The BAFTAs’ Impact on the Oscars, from Joaquin Phoenix to George McKay
The BAFTAs were a raucous, politically-charged affair, if you could figure out how to watch them. We’ve got the clip highlights.
Heading toward the Oscars next Sunday, the BAFTAs mark the last of the Oscar precursor award shows, timed right when Oscar voters are filling out their ballots (due February 4). Behind the scenes, Oscar campaigners took full advantage by having their winners send messages to the Academy, both overt and subliminal. But it’s not all in their control.
While Netflix’s awards wranglers made sure that “The Irishman” producer Robert De Niro presented an award to Renée Zellweger, they could not control several jokes made at the lengthy movie’s expense by host Graham Norton, who suggested “there’s more than one ‘Irishman’ here tonight who seems to go on and on.”
The BAFTAs often presage Oscar winners, but not always. Last year, the BAFTAs favored “Roma” and “The Favourite” over “Green Book.” The complete BAFTA winners list from this year is here.
Quentin Tarantino, who looked sour all evening, apart from no-show Brad Pitt’s inevitable Supporting Actor win, couldn’t miss the sticky white-male “Once Upon a Time in Hollywood” narrative as Norton reminded that “2019 was the year white men finally broke through.” And while Joaquin Phoenix accepted one of three BAFTA Awards for “Joker” — which Norton described as “essentially the story of white man who makes himself even whiter” — the actor who has been praising plant-based dining all awards season and got arrested at Jane Fonda’s climate-change protest, both criticized himself and the #BAFTASoWhite British film industry for not being inclusive enough. “We have to do the hard work to truly understand systemic racism,” he said. “It is the obligation of the people who have created and perpetuated a system of oppression to dismantle it, so that’s on us.”
New Zealander Taika Waititi, who flew to London with Bong Joon Ho after the WGA Awards in LA on Saturday night, accepted his second award in two days for Adapted Screenplay, beating Greta Gerwig and British writer Anthony McCarten (“The Two Popes”). “I come from the colonies,” he said. “I know it’s been a tough week for you guys. It’s very nice to take a little bit of your gold back home…where it belongs.”
The main message for the actors taking home BAFTAs: “This really gifted and nice actor is a winner, and deserves to be.” All four have swept the BAFTA, SAG, Globe, and Critics’ Choice Awards, including Renée Zellweger, accepting her latest from the Brits who made “Judy.” She always spreads the love around to her fellow nominees, in this case especially warmly praising her British costar Jessie Buckley (“Wild Rose”), who also performed at the BAFTA ceremony. She also addressed Judy Garland, saying, “London Town, which you have always loved so much, still loves you back.”
Even though he did not make the long schlep to London, Pitt sent yet another charming acceptance speech, read by Margot Robbie, prompting more questions about the identity of his speechwriter. (The late Carrie Fisher used to ghostwrite movie star acceptance speeches every year.) “Hey, Britain, I heard you recently became single,” he wrote. “Welcome to the club. Wishing you the best with the divorce settlement.”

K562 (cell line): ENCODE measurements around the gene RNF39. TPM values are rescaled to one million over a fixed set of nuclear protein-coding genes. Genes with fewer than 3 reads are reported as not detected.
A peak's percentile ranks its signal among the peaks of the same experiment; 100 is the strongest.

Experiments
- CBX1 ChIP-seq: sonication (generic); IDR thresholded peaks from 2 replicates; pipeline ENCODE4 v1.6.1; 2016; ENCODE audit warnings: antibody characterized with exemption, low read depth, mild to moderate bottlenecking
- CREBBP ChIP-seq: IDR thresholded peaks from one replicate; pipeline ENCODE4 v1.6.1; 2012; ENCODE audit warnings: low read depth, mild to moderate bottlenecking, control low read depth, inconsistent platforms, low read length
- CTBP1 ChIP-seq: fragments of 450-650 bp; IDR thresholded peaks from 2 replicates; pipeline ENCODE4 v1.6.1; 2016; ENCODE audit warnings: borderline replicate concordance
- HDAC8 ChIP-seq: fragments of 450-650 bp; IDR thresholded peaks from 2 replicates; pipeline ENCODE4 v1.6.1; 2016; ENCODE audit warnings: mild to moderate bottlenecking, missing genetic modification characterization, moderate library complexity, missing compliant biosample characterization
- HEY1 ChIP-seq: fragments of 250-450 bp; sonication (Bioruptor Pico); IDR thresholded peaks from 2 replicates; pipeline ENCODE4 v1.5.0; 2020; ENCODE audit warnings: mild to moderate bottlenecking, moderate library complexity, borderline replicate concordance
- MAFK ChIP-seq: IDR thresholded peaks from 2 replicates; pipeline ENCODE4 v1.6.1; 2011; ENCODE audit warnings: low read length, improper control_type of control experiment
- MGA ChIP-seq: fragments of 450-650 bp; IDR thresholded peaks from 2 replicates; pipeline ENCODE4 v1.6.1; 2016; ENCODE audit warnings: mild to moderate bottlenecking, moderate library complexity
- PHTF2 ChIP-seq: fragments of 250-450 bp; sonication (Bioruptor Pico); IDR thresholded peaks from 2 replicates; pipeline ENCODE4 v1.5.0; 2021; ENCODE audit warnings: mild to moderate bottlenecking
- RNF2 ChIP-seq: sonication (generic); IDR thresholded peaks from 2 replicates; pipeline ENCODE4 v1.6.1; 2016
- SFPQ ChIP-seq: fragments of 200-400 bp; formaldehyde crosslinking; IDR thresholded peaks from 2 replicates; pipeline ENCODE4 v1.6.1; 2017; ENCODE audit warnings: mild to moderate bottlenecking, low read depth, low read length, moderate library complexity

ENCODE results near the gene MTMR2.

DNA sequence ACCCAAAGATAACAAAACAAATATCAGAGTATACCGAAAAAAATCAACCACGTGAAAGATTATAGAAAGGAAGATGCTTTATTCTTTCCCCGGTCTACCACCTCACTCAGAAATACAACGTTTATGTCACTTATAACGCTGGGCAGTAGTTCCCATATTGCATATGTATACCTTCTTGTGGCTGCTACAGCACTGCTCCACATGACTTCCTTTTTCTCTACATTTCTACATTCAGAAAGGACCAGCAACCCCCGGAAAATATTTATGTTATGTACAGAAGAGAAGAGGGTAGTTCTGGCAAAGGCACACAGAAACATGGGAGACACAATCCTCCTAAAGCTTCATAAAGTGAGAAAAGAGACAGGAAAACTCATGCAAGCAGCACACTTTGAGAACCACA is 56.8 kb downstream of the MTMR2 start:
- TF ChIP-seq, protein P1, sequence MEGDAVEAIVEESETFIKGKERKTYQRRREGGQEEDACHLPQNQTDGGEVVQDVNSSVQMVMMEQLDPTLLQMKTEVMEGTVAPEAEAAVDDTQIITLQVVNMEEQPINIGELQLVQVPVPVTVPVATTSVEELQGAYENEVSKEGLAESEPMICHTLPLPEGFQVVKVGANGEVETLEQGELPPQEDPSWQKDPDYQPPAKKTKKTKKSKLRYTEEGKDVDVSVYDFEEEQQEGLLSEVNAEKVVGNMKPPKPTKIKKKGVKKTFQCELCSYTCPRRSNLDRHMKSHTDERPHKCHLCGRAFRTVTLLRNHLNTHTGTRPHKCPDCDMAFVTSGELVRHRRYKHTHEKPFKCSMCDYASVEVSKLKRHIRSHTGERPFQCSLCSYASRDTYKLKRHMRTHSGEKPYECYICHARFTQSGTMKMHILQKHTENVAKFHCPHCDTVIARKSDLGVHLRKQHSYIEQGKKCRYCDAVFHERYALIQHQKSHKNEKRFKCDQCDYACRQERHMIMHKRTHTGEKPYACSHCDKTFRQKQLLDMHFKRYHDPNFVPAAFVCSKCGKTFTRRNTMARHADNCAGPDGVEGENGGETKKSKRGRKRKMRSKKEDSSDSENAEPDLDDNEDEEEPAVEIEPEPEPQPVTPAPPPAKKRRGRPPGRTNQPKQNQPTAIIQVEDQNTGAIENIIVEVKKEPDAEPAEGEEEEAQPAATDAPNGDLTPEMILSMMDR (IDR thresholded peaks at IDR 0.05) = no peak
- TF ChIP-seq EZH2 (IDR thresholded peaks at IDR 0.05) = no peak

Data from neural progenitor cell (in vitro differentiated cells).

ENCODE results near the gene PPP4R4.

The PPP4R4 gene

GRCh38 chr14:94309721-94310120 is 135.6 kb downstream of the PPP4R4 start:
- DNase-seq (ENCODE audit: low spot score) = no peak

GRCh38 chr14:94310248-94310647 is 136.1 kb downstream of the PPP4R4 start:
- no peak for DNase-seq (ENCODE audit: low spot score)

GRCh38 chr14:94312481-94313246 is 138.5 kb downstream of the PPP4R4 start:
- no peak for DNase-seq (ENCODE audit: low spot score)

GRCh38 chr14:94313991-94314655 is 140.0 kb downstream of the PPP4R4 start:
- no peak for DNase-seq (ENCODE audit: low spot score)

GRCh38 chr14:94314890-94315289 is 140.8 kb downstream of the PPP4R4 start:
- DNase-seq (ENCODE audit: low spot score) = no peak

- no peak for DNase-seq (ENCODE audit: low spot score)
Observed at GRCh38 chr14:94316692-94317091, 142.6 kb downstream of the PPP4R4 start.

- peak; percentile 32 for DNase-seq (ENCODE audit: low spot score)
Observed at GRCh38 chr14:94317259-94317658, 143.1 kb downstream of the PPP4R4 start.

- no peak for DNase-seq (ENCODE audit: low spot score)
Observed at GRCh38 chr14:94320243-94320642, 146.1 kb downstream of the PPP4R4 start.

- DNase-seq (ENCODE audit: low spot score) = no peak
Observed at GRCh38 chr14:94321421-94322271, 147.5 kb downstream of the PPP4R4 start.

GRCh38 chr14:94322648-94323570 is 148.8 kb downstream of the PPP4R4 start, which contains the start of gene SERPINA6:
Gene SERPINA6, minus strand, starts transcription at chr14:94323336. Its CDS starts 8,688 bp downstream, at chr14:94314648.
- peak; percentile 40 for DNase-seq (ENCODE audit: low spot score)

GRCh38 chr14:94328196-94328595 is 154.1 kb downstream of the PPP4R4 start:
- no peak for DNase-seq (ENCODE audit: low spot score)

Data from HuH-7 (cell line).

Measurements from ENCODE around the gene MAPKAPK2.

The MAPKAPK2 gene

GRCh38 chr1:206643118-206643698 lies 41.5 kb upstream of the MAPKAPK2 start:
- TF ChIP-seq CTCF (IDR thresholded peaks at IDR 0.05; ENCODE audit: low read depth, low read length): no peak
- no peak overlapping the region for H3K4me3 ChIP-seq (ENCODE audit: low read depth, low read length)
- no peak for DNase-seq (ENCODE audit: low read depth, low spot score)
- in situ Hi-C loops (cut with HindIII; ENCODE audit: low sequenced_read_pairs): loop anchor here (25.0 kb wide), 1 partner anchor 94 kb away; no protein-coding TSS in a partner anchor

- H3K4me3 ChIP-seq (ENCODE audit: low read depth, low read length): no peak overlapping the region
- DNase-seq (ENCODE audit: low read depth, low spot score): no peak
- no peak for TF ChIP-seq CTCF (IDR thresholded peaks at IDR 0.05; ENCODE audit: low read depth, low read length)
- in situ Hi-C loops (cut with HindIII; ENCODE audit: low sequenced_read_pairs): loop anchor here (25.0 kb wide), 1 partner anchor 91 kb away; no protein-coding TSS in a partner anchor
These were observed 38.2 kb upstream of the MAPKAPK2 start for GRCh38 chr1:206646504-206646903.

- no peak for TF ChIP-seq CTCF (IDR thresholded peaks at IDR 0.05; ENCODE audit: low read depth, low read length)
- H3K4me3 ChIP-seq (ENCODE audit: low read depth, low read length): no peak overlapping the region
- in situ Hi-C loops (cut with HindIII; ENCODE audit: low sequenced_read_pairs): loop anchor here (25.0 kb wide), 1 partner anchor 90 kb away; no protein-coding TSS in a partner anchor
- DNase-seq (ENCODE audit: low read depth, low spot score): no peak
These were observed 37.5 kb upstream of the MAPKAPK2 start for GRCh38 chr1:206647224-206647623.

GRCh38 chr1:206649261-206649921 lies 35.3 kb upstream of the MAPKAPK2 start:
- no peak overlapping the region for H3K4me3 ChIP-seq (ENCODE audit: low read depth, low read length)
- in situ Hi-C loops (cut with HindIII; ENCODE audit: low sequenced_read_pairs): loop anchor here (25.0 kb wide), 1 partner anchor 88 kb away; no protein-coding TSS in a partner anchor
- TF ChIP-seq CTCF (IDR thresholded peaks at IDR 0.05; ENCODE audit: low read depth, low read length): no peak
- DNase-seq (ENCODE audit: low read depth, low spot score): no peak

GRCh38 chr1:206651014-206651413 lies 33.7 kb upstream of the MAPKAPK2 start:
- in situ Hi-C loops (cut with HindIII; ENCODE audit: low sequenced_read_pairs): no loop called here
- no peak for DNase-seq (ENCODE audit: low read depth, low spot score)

“Marriage Story” Globe, Critics’ Choice, and SAG Supporting Actress winner Laura Dern continued to remind that she’s a child of Hollywood, telling a story about her mom Diane Ladd winning a BAFTA back in 1974 for a movie she made with “Mr. Scorsese” (“Alice Doesn’t Live Here Anymore”). This strategy has been working so far. Despite an emerging counter-narrative that Scarlett Johansson could steal Dern’s Oscar for “Jojo Rabbit,” it looks like all four acting races are locked up.
The BAFTAs do have some overlap with the Oscars, in terms of voting members, but also tend to reward their own. So seven wins for “1917,” including Best Film, was predictable — and builds more winning momentum as Oscar ballots are filed. In this case, the awards campaigners (Sam Mendes, who also won Director, thanked Oscar whisperer Terry Press) sent “1917” rising star George MacKay out to the Albert Hall microphone to specifically reinforce the message that not only were actors an integral part of this superb technical achievement, but an unusually collegial group effort was required to pull off every shot.
Production designer Dennis Gassner, who lost the period prize to “Once Upon a Time in Hollywood” at the Art Directors Guild Awards, said, “This is a lot better than standing in mud in a trench. This film was about camaraderie. I want to thank everybody who worked on this film.”
“Parasite” did not go home empty-handed, winning two BAFTAs, for Film Not in the English Language and Original Screenplay, beating out Tarantino.
IDA Award winner “For Sama,” chronicling one family’s five years of horror during the uprising in Aleppo, Syria, won Best Documentary.
“Ford v Ferrari” took the BAFTA for Editing, while Netflix’s Christmas origin myth “Klaus” followed its surprise Annie win with the award for Animated Film, and BAFTA British Short Film winner “Learning to Skateboard in a Warzone (If You’re a Girl)” continues as the frontrunner for the Oscar. The win for Kazu Hiro’s makeup work on “Bombshell” at the BAFTAs will likely repeat on Oscar night, along with the consolation award for non-director nominee Greta Gerwig’s “Little Women,” Costume Design.
Some Oscar watchers have predicted a sympathy vote for writer/director Gerwig along the lines of snubbed Ben Affleck for “Argo.” One of the funniest BAFTA bits came from director/presenter Rebel Wilson, who brought down the house with her riff on “Cats,” her vagina, and how no felines were nominated in the Best Director “cat”egory. After listing the five male nominees, Wilson added, “I don’t think I could do what they do. I just don’t have the balls.”
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